With the aid of the control circuit 4 shown in detail in FIG. 2, it is possible to control the output of the laser diode so that the previously mentioned disadvantages are eliminated. During the time the missile is in the guidance stage, a control signal representative of the desired output of the laser is generated by the control circuit which is of such a nature that the output of the laser diode closely conforms to a curve such as the one shown in FIG. 3. From this curve it will be noted that during an initial stage, the output of the laser diode is at a constant, value Po, after which the output increases with time until the output reaches its saturation value, Pm. Applied to the radiation detector in the receiver in the missile, this means that the intensity of the radiation received is practically constant, as the distance from the transmitter to the missile increases with time. At short distances, the output of the laser diode is thus limited, whereby the disturbance phenomena that occur when very high radiation intensities are influenced by the smoke gases emitted from the missile can be prevented. On the other hand, at long distances, the output effect of the laser diode increases, so that the signal detected in the receiver will be sufficiently strong to give a favourable signal-to-noise ratio.
FIG. 2 shows the wiring diagram for a preferred embodiment of the control circuit 4. In the starting position, the base of the transistor 8 is held at negative potential, and therefore this transistor is saturated. The anode side of the capacitor 20 will thereby be close to ground potential, and the junction between the resistors 13 and 14 will be negative, and therefore the transistor 9 will receive base current, and is saturated. Its emitter potential is then lower than the voltage at the junction between the resistors 18 and 19, and the transistor 10 is thereby kept cut off. As the transistor 9 is saturated, there will be a voltage of approximately 14 volts over the resistors 15 and 16. The values for these have been chosen so that the voltage at the junction between them, which voltage should be fed as a target value to the servo part, corresponds to the transmitted power P.sub.o, defined according to FIG. 3.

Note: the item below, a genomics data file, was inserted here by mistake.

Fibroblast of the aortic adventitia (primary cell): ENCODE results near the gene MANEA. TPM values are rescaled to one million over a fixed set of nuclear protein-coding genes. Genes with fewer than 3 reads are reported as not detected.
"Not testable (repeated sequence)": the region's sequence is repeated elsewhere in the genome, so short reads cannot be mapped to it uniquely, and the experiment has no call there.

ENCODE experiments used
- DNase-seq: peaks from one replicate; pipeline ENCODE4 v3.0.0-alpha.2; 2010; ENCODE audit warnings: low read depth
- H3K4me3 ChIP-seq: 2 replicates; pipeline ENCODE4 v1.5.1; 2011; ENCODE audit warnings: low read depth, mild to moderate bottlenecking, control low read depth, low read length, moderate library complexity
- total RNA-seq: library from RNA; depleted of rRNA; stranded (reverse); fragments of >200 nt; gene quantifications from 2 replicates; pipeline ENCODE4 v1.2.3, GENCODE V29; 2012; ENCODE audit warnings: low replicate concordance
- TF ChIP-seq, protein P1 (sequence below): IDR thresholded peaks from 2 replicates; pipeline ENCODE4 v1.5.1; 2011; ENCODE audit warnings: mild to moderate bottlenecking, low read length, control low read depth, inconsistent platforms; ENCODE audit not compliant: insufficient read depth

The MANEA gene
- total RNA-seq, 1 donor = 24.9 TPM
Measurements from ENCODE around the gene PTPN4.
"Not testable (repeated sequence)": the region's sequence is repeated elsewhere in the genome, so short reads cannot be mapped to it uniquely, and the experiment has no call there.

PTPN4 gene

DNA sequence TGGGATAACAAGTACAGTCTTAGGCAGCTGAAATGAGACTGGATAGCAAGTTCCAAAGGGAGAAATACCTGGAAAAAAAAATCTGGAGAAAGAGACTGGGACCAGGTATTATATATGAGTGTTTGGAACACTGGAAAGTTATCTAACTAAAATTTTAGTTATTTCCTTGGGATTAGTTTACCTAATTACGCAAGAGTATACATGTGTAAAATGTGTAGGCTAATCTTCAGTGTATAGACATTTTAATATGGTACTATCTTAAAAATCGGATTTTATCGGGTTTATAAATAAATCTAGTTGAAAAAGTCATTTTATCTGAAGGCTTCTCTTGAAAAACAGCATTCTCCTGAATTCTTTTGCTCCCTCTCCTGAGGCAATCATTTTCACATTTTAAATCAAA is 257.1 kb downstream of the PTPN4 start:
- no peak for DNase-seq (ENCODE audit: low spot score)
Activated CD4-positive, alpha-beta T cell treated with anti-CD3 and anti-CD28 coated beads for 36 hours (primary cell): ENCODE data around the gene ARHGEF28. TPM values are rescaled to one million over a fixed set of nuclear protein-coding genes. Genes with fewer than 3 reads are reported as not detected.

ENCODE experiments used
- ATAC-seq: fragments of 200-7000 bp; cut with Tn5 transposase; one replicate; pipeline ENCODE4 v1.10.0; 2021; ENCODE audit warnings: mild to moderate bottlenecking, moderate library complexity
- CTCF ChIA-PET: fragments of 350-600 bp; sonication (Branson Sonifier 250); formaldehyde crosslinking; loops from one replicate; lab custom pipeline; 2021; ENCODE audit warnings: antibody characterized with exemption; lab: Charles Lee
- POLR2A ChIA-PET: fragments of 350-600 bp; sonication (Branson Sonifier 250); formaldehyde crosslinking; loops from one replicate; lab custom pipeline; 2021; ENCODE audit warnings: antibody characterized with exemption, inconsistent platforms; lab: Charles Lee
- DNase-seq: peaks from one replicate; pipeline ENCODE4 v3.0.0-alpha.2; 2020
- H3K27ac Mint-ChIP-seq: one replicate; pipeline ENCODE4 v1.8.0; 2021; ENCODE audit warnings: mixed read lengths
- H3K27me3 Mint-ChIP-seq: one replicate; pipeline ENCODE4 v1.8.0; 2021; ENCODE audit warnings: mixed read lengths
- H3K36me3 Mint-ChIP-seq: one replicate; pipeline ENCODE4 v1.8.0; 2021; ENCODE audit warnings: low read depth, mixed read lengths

When the missile is fired, a positive step is fed to the transistor 8, so that it will be cut off. The capacitor 20 will then be charged by the current through the resistor 12, with successively increasing current through the resistor 13, and decreasing base current to the transistor 9 as a result. At the time t.sub.o (FIG. 3) this base current is so low that the transistor releases the saturation position, and then functions instead as an emitter follower. The voltage over the resistors 15 and 16 will then decrease, and the output voltage to the servo 21 will increase as the capacitor 20 is charged. The increasing voltage to the servo has the consequence that the optical output increases successively.
At the time t.sub.1 (FIG. 3) the potential on the emitters of the transistors 9 and 10 is so high that the transistor 10 becomes conductive, and the emitter potential is now determined by the voltage divider 18-19. A constant voltage is now obtained from the voltage divider 15-16 to the servo 21, and the optical output power is now kept constant at the value P.sub.m (FIG. 3).
The purpose of the diode 11 is to compensate for the temperature dependence of the base-emitter voltage drop in the transistors, and the resistor 17 provides the diode with an appropriate idling current. The voltage drop over the diode is fed to the servo part 21, in which it is subtracted from the control voltage.
1. Laser beam transmitting apparatus for controlling the output power of a laser diode the beam of which is directed in a selected direction so as to guide a missile or the like along the beam an toward a target, said transmitting apparatus comprising:
- first circuit means for supplying a variable amount of power to said diode,
- second circuit means responsive to the radiation emitted by said diode for generating a first signal representative of the magnitude of said radiation,
- control circuit means initiated into operation by the firing of the missile for generating a second signal representative of the desired increase of the magnitude of radiation emitted by said diode during the travel time of the missile toward the target,
- third circuit means for generating a signal proportional to the difference between said first and second signals for controlling the amount of power supplied by said first circuit means to said diode.
2. The apparatus of claim 1 in which said control circuit means comprises, a first transistor, a capacitor connected in parallel with said first transistor, a resistor connected in series with said capacitor, a second transistor having its conductivity controlled in response to the voltage across said capacitor, a voltage divider connected in series with said second transistor and supplying said second signal.
3. The apparatus of claim 2 including means responsive to the firing of the missile for rendering said first transistor non-conductive and in response thereto controlling said second transistor to operate as an emitter follower, whereby the voltage across said voltage divider decreases and said second signal increases in amplitude.
Filed: Aug 28, 1975
Date of Patent: Mar 22, 1977
Assignee: AB Bofors (Bofors)
Inventors: Rolf Helge Blom (Karlskoga), Sten Harald Ragnar Forshufvud (Karlskoga), Lars-Erik Skagerlund (Karlskoga)
Primary Examiner: Samuel W. Engle
Assistant Examiner: Thomas H. Webb
Law Firm: Pollack, Vande Sande & Priddy
Application Number: 5/608,819
International Classification: F42B 1502; F41G 900; F41G 1510;